High Blood Pressure

High blood pressure (HBP or hypertension) is when your blood pressure, the force of your blood pushing against the walls of your blood vessels, is consistently too high.

In order to survive and function properly, your tissues and organs need the oxygenated blood that your circulatory system carries throughout the body. When the heart beats, it creates pressure that pushes blood through a network of tube-shaped blood vessels, which include arteries, veins and capillaries.

This pressure — blood pressure — is the result of two forces:
  • The first force (systolic pressure) occurs as blood pumps out of the heart and into the arteries that are part of the circulatory system.
  • The second force (diastolic pressure) is created as the heart rests between heart beats.
How is blood pressure checked ?
  • A blood pressure reading is taken with a pressure cuff
  • During the test, the cuff is placed around the upper arm before being manually or electronically inflated. Once inflated, the cuff compresses the brachial artery( Blood vessel in the arm) , momentarily stopping blood flow. Next, air in the cuff is slowly released while the person performing the measurement listens with a stethoscope or monitors an electronic readout.
Your blood pressure reading is recorded as two numbers:
  • Systolic blood pressure (the top number) — indicates how much pressure your blood is exerting against your artery walls during heart beat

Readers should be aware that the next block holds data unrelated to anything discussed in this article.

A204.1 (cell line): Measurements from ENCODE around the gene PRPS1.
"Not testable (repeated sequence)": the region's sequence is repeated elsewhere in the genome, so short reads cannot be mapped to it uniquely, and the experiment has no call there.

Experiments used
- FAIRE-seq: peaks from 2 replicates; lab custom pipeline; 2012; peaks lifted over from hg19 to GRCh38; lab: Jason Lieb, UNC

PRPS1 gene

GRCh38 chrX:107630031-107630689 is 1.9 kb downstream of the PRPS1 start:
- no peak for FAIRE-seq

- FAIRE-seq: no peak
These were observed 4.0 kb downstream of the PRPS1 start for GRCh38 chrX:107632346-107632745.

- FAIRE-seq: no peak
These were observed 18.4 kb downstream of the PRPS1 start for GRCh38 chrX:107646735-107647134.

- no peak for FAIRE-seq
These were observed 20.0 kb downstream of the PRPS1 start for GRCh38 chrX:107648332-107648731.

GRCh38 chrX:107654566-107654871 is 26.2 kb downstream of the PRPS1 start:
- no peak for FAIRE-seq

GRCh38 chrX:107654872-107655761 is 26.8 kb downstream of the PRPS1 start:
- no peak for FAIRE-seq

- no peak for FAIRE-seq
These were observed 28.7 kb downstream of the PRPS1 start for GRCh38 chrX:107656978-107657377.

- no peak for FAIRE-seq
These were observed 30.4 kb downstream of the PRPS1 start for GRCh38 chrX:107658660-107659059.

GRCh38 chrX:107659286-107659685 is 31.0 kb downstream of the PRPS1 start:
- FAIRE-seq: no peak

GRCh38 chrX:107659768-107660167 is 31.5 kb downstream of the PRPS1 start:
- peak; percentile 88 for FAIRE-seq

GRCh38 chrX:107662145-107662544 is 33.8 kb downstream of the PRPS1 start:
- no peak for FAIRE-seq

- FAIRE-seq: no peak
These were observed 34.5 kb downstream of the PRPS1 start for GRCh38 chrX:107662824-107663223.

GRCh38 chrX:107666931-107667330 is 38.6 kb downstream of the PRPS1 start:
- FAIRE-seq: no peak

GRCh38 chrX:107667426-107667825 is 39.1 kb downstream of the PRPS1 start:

• Diastolic blood pressure (the bottom number) — indicates how much pressure your blood is exerting against your artery walls while the heart is resting between beats.
If your blood pressure is normal (less than 120/80 mm Hg),
  • Your blood pressure should be screened during regular healthcare visits at least once every two years for anyone 20 years of age or older.
If your blood pressure reading is higher than normal
  • Your need several readings over time and/or have you monitor your blood pressure at home before diagnosing you with high blood pressure.
  • A single high reading does not mean that you have high blood pressure. But, if your readings continue to stay high, you most likely would need to begin a treatment program.
Know your numbers

The best way to protect yourself is to learn where you stand by measuring your blood pressure.

High blood pressure is a largely symptomless “silent killer.”

High blood pressure does not cause headaches or nosebleeds, except in the case of hypertensive crisis, a medical emergency when blood pressure is 180/110 mm Hg or higher A variety of symptoms may be indirectly related to, but are not always caused by, high blood pressure, such as:

  • CBlood spots in the eyes
  • Facial flushing
  • Dizziness


Noticeable signs and symptoms are

  • Dizziness or lightheadedness
  • Nausea
  • Fainting
  • Dehydration and unusual thirst
  • Lack of concentration
  • Blurred vision
  • Fatigue
Low blood pressure can occur with:
  • Prolonged bed rest
  • Pregnancy - During the first 24 weeks of pregnancy, it’s common for blood pressure to drop.
  • Decreases in blood volume ,Certain medications , Heart problems, Endocrine problems, Severe infection (septic shock), Allergic reaction (anaphylaxis) , Neurally mediated hypotension
  • NutritionaldeficienciesI
  • f you notice a sudden decline in blood pressure- single lower-than-normal reading is not cause for alarm, unless you are experiencing any other symptoms or problems. If you experience any dizziness, lightheadedness, nausea or other symptoms, it’s a good idea to consult doctor .